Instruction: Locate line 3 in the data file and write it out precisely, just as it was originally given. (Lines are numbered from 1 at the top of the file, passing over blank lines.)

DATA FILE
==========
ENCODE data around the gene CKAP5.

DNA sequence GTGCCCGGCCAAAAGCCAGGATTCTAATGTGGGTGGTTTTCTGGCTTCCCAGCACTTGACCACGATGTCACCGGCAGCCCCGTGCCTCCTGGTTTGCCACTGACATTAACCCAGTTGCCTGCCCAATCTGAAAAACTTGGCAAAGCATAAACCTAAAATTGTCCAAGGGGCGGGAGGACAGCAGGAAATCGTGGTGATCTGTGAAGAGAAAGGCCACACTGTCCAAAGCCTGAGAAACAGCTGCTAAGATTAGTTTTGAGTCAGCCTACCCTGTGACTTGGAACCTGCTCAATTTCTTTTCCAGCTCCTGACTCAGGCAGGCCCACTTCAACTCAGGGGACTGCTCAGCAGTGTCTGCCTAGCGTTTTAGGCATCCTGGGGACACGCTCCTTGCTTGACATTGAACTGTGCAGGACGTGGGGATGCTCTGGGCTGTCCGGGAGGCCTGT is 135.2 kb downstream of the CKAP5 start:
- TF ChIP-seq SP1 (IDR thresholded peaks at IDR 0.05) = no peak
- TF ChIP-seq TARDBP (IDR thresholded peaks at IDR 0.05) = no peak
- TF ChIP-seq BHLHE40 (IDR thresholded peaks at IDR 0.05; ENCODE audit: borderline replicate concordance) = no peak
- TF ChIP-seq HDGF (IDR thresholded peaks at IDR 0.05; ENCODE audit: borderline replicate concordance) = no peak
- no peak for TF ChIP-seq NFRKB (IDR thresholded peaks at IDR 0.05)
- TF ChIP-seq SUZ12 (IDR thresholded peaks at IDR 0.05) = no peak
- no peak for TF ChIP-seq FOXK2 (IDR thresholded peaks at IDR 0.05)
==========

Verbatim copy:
- TF ChIP-seq SP1 (IDR thresholded peaks at IDR 0.05) = no peak